"It's time for YouTube to step up, detox its platform, and protect the integrity of the fight against the climate crisis," said Ekō's campaign director.
Google-owned YouTube is again facing allegations of profiting from not enforcing its own ban on the monetization of climate misinformation, this time in a report published Friday amid legislative battles in Brazil over policies on the Amazon rainforest, Indigenous rights, and social media.
Google announced in October 2021 that for advertisers and publishers along with creators on its video platform YouTube, the company would "prohibit ads for, and monetization of, content that contradicts well-established scientific consensus around the existence and causes of climate change."
For four weeks, researchers with Ekō—a group formerly known as SumOfUs that works to curb the power of big corporations—reviewed 60 YouTube videos in English and Portuguese that contained disinformation and conspiracy theories about Amazon deforestation, Indigenous rights, and the climate emergency.
Over two-thirds of the videos were monetized, and Ekō identified more than 150 brands in the ads. Using a common industry tool, researchers estimated that the channels—which collectively had over 40 million subscribers and more than 5 million views—earn $636,000 to $10.1 million a year through monetization.
"The proliferation of disinformation and conspiracy theories are helping to derail efforts by the Lula administration to advance policy agendas around Amazon protection, Indigenous land rights, and social media regulation."
"Well-known Brazilian and global brands like Lyft, Calvin Klein, Budweiser, Panasonic, and Samsung, as well as environmental and human rights groups like Friends of the Earth U.K., UNICEF, and the Peace Corps, are appearing next to extreme climate denial content and conspiracy theories," the report states, "effectively pouring money into the pockets of conspiracy theorists and climate deniers."
"Ekō researchers found top-name apparel, electronics, and drink brands appearing next to videos suggesting actor Leonardo DiCaprio funded nongovernmental organizations to commit arson in the Amazon," the publication continues. "Other false claims include that the rainforest is too humid to catch fire, and that manmade global warming is a lie."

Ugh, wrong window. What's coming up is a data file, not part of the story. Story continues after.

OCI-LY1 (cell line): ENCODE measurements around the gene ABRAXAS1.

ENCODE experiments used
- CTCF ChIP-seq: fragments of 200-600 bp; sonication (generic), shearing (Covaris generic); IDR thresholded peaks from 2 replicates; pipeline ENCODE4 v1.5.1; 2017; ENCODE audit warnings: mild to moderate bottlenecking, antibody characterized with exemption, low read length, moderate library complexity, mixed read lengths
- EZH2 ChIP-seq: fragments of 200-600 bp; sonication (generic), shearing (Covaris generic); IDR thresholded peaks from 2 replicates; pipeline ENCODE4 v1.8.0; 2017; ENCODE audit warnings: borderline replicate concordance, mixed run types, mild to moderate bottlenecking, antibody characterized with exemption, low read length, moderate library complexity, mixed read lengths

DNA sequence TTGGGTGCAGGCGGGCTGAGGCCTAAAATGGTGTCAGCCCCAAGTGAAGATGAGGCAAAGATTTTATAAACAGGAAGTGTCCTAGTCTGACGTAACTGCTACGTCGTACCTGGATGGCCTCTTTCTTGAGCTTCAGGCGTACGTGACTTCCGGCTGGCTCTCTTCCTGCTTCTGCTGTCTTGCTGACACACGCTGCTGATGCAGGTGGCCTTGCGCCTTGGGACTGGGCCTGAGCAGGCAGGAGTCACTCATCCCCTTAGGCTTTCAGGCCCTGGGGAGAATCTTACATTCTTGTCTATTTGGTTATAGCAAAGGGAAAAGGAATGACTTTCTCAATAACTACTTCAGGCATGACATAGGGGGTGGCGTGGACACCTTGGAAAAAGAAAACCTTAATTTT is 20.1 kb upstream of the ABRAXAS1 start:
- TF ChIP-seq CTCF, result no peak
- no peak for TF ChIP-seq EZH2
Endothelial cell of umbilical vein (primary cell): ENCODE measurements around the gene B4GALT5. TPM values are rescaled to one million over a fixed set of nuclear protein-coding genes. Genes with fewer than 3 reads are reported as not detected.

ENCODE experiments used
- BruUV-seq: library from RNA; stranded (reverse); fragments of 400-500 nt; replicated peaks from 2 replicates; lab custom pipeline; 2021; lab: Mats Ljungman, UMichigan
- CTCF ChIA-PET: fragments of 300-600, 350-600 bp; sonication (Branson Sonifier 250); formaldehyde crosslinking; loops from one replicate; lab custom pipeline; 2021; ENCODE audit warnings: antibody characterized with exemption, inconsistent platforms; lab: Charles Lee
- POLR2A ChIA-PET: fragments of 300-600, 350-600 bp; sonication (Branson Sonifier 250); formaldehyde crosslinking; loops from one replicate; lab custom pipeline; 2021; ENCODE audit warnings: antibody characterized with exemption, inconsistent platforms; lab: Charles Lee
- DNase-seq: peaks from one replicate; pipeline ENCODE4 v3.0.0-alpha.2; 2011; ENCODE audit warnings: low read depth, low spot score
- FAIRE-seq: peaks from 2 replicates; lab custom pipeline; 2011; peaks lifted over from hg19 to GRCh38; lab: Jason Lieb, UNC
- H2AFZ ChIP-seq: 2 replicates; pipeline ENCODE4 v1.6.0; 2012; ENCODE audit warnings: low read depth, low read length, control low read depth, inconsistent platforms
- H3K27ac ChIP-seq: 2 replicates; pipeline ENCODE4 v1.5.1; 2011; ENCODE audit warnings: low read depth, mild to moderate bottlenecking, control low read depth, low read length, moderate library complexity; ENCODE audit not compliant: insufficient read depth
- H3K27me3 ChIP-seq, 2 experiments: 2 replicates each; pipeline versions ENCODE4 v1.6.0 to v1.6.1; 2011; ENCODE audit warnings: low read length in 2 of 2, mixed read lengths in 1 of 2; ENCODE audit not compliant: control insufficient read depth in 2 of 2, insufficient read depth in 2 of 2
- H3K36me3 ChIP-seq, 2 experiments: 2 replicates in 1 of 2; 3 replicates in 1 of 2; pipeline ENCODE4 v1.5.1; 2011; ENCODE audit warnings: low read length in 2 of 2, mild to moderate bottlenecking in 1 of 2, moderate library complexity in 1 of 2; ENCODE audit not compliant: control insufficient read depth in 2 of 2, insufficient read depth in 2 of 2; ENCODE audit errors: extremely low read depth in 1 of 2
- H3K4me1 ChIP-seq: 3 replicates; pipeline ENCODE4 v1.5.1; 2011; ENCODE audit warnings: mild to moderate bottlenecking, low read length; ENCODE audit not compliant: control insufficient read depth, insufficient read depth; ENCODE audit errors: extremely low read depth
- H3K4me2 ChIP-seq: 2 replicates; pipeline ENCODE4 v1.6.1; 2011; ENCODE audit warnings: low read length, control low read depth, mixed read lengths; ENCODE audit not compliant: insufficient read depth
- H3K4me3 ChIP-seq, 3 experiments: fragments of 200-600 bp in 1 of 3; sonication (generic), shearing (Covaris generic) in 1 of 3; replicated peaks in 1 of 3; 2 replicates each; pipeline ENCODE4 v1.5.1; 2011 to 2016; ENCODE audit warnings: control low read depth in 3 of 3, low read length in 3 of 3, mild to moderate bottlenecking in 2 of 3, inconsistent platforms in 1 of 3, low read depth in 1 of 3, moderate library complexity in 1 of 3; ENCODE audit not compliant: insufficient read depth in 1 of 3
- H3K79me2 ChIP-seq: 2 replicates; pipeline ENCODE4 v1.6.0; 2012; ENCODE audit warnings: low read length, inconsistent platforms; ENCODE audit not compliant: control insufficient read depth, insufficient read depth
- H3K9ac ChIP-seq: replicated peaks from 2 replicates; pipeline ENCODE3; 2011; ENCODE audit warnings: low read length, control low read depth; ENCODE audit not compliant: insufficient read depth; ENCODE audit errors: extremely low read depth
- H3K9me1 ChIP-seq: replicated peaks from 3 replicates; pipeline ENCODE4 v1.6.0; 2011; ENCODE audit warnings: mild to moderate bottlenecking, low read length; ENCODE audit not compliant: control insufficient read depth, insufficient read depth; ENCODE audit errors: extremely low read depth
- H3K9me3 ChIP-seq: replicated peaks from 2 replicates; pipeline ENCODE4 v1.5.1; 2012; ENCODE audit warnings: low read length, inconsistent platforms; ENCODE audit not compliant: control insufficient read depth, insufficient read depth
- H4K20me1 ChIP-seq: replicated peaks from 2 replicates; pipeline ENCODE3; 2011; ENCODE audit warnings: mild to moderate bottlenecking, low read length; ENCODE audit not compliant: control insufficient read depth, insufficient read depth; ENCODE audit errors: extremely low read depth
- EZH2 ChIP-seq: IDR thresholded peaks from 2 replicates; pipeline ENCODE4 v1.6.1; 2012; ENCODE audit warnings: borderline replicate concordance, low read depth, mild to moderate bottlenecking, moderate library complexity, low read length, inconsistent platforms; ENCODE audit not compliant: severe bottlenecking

"The proliferation of disinformation and conspiracy theories are helping to derail efforts by the Lula administration to advance policy agendas around Amazon protection, Indigenous land rights, and social media regulation," the document adds, pushing for policy "that prevents platforms from monetizing and profiting from disinformation and lies that are subverting the legislative process."
In a statement Friday, Ekō campaign director Vicky Wyatt also demanded action from the company.
"While global warming, deforestation, and wildfires reach their highest levels ever recorded, YouTube's shameless greenwashing is exposed—with the company giving profits to climate deniers to the tune of millions," said Wyatt. "This is a clear slap in the face to the brands whose advertisements unknowingly support climate disinformation. It's time for YouTube to step up, detox its platform, and protect the integrity of the fight against the climate crisis."
Ekō's analysis follows a May report from Climate Action Against Disinformation (CAAD) for which researchers found 200 YouTube videos containing climate mis- and disinformation. The videos had a total of 73.8 million views and all had featured ads.
YouTube spokesperson Michael Aciman toldEngadget in response to those findings that the company is "constantly working" to remove content that violates its rules and welcomes third-party feedback to "help improve the accuracy of our enforcement over time."
"In 2021, we launched a new, industry-leading policy that explicitly prohibits ads from running on content promoting false claims about the existence and causes of climate change, which we designed in consultation with experts and authoritative sources on climate science," Aciman also said. "We do allow policy debate or discussions of climate-related initiatives, but when content crosses the line to climate change denial, we remove ads from serving on those videos.”
Meanwhile, Callum Hood, head of research at the Center for Countering Digital Hate, part of the CAAD coalition, said at the time that "despite Google's green grandstanding, its ads continue to fuel the climate denial industry."
"Whether it's taking cash to target users with climate disinformation, or running ads that make climate denial content profitable, the company is selling out," Hood added. "Tech companies make big promises on hate and misinformation because they know it's hard to see if they've kept them. We need to force Google to open up the black box of its advertising business."